TEL AVIV (Reuters) - Teva Pharmaceutical Industries (TEVA.N) is banking on approval in early 2014 for a new thrice-weekly version of its multiple sclerosis treatment Copaxone to bolster sales ahead of a likely onslaught from copies of its best-selling drug.
Teva, itself the world’s biggest maker of generic medicines, posted lower first-quarter profit as revenue in the United States was hurt by a drop in sales of a key branded product due to generic competition.
The company is five months into a sweeping reorganization it promised would bring extra rewards for shareholders.
The Israeli company has grown rapidly in recent years through a series of multibillion-dollar acquisitions but its shares have badly underperformed its rivals in the past two years.
Among key challenges is the looming 2015 patent expiry of Copaxone, the world’s top treatment for multiple sclerosis which accounts for about 20 percent of Teva’s sales and 50 percent of its profit.
Chief Executive Jeremy Levin said Teva in late March filed for U.S. Food and Drug Administration approval for its three-times-a-week injectable dose of Copaxone, which currently is administered daily.
“We anticipate FDA action in the first quarter next year,” Levin told a conference call of analysts on Thursday.
Copaxone posted a 17 percent rise in global sales in the first quarter to $1.1 billion. The drug faces competition from oral treatments that are already available or expected to hit the market in coming years.
“Global Copaxone sales were 10 percent above our estimate, driven by higher-than expected U.S. sales,” Morgan Stanley analyst David Risinger said.
The upside on Copaxone helped partly offset lower-than-expected global generic sales of $2.3 billion, he said.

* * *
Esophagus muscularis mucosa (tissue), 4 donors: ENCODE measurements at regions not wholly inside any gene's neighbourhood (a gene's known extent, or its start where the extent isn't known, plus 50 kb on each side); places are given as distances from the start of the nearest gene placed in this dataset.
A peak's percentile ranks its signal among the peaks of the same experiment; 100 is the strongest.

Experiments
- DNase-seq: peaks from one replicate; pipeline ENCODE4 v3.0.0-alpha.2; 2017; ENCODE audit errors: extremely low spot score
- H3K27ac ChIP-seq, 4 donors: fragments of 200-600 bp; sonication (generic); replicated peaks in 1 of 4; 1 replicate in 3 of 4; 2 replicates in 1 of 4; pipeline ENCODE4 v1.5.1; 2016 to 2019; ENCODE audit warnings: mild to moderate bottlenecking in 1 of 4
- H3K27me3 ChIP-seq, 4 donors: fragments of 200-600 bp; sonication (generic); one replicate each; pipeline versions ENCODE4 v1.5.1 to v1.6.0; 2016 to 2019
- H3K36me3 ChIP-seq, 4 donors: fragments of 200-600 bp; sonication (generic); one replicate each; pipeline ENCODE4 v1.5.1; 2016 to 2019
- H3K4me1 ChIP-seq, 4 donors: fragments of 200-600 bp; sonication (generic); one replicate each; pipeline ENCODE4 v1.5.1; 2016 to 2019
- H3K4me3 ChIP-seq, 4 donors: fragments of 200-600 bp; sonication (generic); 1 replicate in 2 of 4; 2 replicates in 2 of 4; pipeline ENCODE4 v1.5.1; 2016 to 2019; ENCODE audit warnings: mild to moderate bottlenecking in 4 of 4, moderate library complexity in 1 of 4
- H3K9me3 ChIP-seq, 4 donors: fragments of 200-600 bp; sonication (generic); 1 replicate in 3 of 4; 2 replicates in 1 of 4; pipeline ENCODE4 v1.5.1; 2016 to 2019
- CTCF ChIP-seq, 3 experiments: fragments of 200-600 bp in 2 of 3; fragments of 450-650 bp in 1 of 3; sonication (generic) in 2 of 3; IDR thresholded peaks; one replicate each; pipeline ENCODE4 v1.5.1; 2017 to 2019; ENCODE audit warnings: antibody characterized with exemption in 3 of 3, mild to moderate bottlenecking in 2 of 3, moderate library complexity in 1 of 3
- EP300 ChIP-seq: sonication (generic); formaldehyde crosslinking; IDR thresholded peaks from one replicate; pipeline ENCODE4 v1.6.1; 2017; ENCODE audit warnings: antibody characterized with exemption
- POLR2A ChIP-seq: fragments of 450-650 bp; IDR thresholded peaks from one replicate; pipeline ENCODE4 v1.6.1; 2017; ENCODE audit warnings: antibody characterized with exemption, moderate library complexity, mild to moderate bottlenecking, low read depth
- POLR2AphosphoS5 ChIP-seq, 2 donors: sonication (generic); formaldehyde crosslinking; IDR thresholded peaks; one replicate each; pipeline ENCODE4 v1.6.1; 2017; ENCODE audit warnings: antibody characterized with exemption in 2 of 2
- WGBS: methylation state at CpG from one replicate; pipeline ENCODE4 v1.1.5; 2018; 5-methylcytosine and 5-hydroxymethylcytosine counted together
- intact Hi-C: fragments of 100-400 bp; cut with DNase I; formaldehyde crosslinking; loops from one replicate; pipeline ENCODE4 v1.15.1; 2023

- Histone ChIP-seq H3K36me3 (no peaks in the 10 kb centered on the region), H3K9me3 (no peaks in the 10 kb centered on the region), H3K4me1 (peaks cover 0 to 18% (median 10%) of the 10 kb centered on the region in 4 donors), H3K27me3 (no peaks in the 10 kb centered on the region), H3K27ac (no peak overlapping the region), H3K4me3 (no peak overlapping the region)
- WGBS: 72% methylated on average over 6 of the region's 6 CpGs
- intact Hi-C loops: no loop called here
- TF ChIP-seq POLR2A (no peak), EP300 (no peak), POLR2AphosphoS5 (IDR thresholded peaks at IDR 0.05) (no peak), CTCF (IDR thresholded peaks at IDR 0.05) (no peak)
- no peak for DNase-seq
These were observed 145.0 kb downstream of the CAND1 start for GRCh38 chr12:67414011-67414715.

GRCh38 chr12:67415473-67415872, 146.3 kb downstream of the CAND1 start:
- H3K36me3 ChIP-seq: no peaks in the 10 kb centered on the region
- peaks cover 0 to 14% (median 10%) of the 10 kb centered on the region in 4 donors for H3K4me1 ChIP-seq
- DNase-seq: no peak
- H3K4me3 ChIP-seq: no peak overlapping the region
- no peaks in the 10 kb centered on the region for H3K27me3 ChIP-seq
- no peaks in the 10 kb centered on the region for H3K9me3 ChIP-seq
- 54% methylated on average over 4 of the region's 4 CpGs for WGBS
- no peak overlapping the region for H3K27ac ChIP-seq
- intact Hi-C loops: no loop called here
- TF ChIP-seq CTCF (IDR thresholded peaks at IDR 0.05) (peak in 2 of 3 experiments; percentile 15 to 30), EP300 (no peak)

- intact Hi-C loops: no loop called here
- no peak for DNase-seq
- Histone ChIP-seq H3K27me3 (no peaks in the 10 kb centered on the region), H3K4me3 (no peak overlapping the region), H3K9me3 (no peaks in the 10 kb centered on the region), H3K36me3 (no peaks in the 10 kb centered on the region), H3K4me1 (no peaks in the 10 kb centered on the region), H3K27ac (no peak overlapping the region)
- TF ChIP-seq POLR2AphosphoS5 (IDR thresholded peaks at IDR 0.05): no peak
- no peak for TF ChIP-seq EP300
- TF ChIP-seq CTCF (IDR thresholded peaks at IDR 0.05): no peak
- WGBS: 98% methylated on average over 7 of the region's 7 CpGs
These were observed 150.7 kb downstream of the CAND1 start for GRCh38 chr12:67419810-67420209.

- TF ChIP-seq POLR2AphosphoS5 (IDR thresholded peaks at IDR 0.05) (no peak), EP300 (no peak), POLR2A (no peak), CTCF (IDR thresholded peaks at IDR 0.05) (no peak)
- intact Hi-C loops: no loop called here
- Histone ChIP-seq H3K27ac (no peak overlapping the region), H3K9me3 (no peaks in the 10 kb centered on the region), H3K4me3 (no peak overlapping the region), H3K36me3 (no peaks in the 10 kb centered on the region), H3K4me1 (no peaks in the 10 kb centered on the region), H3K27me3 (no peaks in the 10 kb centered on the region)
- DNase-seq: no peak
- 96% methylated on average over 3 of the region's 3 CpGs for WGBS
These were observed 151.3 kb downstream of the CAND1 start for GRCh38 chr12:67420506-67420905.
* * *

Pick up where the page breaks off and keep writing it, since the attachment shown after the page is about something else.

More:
U.S. generic sales fell 27 percent as a few products faced increased competition. European generic sales rose 9 percent as Teva increased its penetration in France and Italy.
Teva earned $1.12 per diluted share excluding one-time items in the quarter, down from $1.47 a year earlier as revenue fell to $4.9 billion from $5.1 billion. It was forecast to earn $1.10 a share excluding items on revenue of $4.85 billion, according to Thomson Reuters I/B/E/S.
Teva’s U.S. sales, which comprise 50 percent of group totals, fell 11 percent in the first quarter to $2.4 billion as sales of sleep disorder drug Provigil declined substantially due to generic competition that began in the second quarter of 2012.
Teva plans to focus on new therapeutic entities (NTEs), which could be new uses, formulations, delivery methods or combinations of existing products. So far 13 have been approved for development this year and Teva expects some of these to be launched in the next few years.
Teva reaffirmed its full year 2013 outlook for revenue of $19.5 billion to $20.5 billion and adjusted EPS of $4.85-$5.15.
Teva declared a quarterly dividend of 1.15 shekels (32 cents) a share, unchanged from the fourth quarter when it raised its payout by 15 percent.
Additional reporting by Steven Scheer; Editing by David Cowell